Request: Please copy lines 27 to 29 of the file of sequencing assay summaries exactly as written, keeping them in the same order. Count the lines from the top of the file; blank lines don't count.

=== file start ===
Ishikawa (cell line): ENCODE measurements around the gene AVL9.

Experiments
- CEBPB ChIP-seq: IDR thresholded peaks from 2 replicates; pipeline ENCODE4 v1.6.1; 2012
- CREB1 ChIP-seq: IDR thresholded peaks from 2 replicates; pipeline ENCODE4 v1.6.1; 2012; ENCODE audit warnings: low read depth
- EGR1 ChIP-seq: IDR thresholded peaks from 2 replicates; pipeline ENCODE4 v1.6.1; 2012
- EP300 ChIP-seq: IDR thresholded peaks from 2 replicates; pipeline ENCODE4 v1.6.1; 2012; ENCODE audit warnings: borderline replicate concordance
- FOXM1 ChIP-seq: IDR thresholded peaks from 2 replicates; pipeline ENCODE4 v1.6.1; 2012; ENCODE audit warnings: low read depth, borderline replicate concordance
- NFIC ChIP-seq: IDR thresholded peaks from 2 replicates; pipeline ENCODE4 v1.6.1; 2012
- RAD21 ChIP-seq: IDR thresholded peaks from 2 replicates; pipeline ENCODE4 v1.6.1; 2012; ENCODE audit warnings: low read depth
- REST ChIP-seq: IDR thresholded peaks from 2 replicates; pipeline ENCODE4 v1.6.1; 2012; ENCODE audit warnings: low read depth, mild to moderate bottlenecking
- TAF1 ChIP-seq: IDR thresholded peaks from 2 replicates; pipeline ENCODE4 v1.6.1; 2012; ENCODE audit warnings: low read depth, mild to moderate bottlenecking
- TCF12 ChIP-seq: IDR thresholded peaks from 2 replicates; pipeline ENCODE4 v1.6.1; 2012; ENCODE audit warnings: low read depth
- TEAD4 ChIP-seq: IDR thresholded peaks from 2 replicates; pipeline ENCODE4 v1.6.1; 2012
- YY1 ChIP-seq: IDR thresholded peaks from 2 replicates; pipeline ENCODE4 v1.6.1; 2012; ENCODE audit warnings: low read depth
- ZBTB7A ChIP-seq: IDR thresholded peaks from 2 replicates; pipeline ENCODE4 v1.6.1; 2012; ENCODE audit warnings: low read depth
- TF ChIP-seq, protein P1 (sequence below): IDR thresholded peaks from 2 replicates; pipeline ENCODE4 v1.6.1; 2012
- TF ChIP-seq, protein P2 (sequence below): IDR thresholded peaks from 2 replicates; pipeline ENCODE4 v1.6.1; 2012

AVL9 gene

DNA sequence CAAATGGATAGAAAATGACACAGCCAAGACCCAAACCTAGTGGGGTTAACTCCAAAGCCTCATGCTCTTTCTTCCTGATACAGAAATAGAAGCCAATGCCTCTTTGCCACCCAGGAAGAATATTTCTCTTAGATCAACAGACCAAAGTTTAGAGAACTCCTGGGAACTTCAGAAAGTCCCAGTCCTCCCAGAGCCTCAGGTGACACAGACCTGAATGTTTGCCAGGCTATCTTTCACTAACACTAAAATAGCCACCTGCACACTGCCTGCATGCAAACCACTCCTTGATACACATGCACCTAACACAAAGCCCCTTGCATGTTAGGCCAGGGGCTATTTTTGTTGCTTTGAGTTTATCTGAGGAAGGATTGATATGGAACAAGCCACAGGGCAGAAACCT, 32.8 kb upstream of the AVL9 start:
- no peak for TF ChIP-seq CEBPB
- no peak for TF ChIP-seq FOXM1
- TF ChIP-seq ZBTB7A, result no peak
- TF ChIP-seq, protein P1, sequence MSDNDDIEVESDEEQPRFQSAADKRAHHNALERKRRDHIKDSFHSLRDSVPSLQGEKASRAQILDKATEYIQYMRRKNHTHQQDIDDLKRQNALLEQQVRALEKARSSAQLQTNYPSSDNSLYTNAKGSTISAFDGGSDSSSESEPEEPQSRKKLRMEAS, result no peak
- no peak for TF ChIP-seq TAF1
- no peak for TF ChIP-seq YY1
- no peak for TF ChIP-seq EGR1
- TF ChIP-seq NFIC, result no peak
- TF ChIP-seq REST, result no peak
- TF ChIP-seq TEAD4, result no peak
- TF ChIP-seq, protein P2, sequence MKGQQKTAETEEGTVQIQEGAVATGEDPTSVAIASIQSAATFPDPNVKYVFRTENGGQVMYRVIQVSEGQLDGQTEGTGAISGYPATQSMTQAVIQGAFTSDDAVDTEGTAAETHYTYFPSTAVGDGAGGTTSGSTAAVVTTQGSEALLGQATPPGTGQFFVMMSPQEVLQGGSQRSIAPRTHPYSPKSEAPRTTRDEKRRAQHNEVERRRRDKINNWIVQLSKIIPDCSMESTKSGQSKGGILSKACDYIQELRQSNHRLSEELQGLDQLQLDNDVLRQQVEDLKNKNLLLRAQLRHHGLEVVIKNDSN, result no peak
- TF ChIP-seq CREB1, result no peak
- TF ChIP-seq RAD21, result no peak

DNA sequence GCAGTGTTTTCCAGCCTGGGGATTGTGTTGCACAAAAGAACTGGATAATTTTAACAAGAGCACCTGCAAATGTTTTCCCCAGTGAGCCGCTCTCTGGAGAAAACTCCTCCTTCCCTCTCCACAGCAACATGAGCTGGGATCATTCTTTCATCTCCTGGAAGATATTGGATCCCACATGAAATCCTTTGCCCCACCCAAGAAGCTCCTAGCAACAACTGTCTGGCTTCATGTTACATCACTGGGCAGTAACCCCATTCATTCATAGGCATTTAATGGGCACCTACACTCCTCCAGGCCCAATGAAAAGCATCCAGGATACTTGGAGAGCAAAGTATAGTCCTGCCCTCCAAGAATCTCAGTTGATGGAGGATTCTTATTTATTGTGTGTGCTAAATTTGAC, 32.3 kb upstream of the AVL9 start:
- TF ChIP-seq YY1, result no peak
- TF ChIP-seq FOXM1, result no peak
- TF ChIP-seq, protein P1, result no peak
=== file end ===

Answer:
- TF ChIP-seq NFIC, result no peak
- TF ChIP-seq REST, result no peak
- TF ChIP-seq TEAD4, result no peak